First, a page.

JS: It reminds me of your comment—I think you said, that’s the only thing worth addressing in literature—death and how we deal with the loss of people we care about.

BU: That’s right.

JS: Obviously, a fair amount of that comes in here. It sounds like you’re channeling Leslie Fiedler, in Love and Death in the American Novel. So my question would be, why death? Why not the love half of that as well?

BU: Well, obviously, there’s love and death. And love is the only thing that can overcome death. I think Fiedler talks about that. I’m just more interested in the death part. And the reason death is so meaningful is because of love. It all becomes the same thing. It wouldn’t matter if we didn’t love the people who go [I wonder if science fiction is exploring this space], who disappear from our lives. So love is a huge part of that. It’s not just death. I’m not as interested in romantic love. I don’t know why. I guess I’m just not a romantic person. I tend to leave that out. Even in this book, there’s certain kinds of romance going on, but I think it’s clear I’m not as interested in it. So it’s probably just a personal thing.

JS: Right. And the characters—they all seem to be driven by desire, but often not by desire for the person who they should want to desire.

BU: Right.

JS: You see that with Golden—

BU: We use other people to escape the people we should be with.

JS: Part of Rusty’s problem is his age, part is because of his circumstances—there is no one for him. No one who would be appropriate for him.

BU: Right. It’s totally true. His desires are totally inappropriate.

JS: And yet they make sense within the context.

BU: Sure. But if you think about it—for any 11-year-old kid, everything’s pretty much inappropriate. There’s no appropriate anything. Like most 11-, 12-, 13-year-old boys, he’s in a bad place.

JS: He’s in a particularly bad place, because even if he has an object of affection, and she’s another polygamist, she’s pretty strictly controlled.

BU: And June, June is kicked out. His group, someone shows affection for a certain girl, and that’s out of bounds.

JS: It seems like in some cases it would actually be harder for the girls to rebel. There’s a fairly strong hold to try to keep them. . .

BU: Absolutely. It’s almost impossible.

JS: So I don’t know what it would take, if you were a 16- or 18-year-old girl, to say, “Fuck this,”—

BU: “I don’t want this.”

JS: Do you have to call 911? Can you call 911?

BU: It’s much more difficult. It’s such an almost, I don’t want to say it’s wonderful. It is a great irony. In certain ways, the female has more power. It’s interesting stuff.

JS: The power of no, which it seems like they have.

BU: It’s power in a way, because they have a commodity. Which is horrible, obviously. They’re the ones, if you have five, six, seven wives, the more righteous and powerful you are. . . but the women become a commodity, and therefore have significant power.

JS: Assuming they manage to exercise it.

BU: Yeah, if they figure out how to do that.

JS: I believe there are a couple of older teenager girls in the novel.

BU: Sure.

JS: I love, by the way, the little family web at the front of the novel.

BU: Right, I made them do it. They wanted to just list it, but I made them do it that way.

JS: The thing is, instead of being a family tree, there’s a family web, with Golden at the center.

BU: Golden had to be at the center. That’s the whole point of it. That’s exactly the place he does not want to be.

JS: So it’s obviously not their story, but we don’t hear as much from those girls, the older kids. Em and Nephi are getting towards—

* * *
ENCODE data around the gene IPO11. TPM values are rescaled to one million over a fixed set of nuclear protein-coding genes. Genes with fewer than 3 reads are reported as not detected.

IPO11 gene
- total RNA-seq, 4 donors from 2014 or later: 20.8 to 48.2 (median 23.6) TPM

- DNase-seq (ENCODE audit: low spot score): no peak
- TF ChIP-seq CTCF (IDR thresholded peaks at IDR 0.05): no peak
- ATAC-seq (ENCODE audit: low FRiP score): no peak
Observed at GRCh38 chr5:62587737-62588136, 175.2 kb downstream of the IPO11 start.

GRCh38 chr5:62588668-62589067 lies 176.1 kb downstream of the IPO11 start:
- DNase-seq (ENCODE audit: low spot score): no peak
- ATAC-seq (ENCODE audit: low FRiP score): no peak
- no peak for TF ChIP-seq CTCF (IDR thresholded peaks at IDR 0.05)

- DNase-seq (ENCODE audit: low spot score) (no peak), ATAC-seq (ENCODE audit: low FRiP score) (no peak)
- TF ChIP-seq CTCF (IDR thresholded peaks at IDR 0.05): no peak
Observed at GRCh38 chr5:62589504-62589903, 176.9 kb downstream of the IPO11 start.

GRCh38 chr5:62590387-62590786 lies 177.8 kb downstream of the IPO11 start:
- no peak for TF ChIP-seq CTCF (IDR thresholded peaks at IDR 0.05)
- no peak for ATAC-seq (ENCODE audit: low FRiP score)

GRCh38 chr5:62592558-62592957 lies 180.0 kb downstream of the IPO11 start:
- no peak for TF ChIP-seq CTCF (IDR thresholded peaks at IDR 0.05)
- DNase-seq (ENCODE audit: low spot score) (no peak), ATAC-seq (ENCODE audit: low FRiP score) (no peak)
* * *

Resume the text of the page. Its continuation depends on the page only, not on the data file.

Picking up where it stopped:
BU: If you remember, Em comes and stays with Trish for a while. She dresses up. She dances to the Beejees. But Beverley comes and shuts it down. So she has a little moment where she feels free, though.

JS: Perhaps Beverley is doing that because Beverley is thinking back to her own past.

BU: Yeah, sure. It’s the worst thing that she can see her daughter doing. Going anywhere near that sort of lifestyle. The world, or whatever.

JS: Here are some of my big, standard questions: What question do you wish interviews would ask and they never do?

BU: [Laughs.] Well. I wish I had a good, quick quip for that one, but I don’t.

JS: All right, I’ll give you my card. If you think of an answer, send me an e-mail.

BU: You probably want a real answer, and I don’t have one.

JS: Any kind of answer is okay.

BU: I get asked mostly about—you know. The same stuff. You do a good job, because you’re not asking all the same questions. You usually have to answer the same questions over and over again.

JS: Any time I interview a writer, I try to read at least a couple of other interviews so I don’t go over the same territory.

BU: Yes, and you’ve done a good job, sort of—what I like is talking about the book. Too often it’s about—and you see this in criticism—is a focus on the writer as opposed to the work. Which I have to say—I think it’s nearly useless. But people seem to find it interesting. That’s why there’s a magazine called People.

JS: People always ask you, “Do you use a Mac, or do you use a PC?”

BU: That’s right. They want to know. You know, I understand.

JS: I did see in one of your interviews, you said you like old typewriters.

BU: I don’t use a typewriter.

JS: Have you ever gotten a—for a while I used a keyboard called an IBM Model M, which is from the 80s. It’s got a very clicky. [We trade e-mail addresses.]

BU: I love that. The keyboard I have is that chunk, chunk-chunk chunk. You have to whack the keys to get it to respond.

JS: Do you have any final thoughts or things I should know?

BU: No, I don’t think so. I do appreciate the focus on the book, and the characters.

JS: I tried to talk about the language some.

BU: Language is very important to me. I’m trying to do two things at once. I don’t want the reader to notice the language, most of the time. But I’m trying to make language that’s, I don’t know, extraordinary. I don’t want it to disappear. I want the reader to sometimes go, “Wow.” To be moved by the language as much as the story itself. So that’s what most writers, anyway, look for—the Holy Grail. To have it both ways.

JS: I remember Stephen King, when someone said, “I want to be a writer,” or something like that, said, “Do you love sentences?”

BU: I love that. I love it. In the end, that’s all we have as writers. We just have words and sentences. We have nothing else. We don’t have pictures.

JS: Well—

BU: Yeah, you could. I mean, I might try that sometime. It might be easier than doing sentences. But I tell my students, you have to care for the sentence. You have to really care. Or your work’s not going to be worth that damn.

JS: I guess your last comment is, love sentences. I think that’s appropriate.

BU: Yeah, I like that. That’s appropriate.


No answer as to whether he got a different keyboard in response to this interview.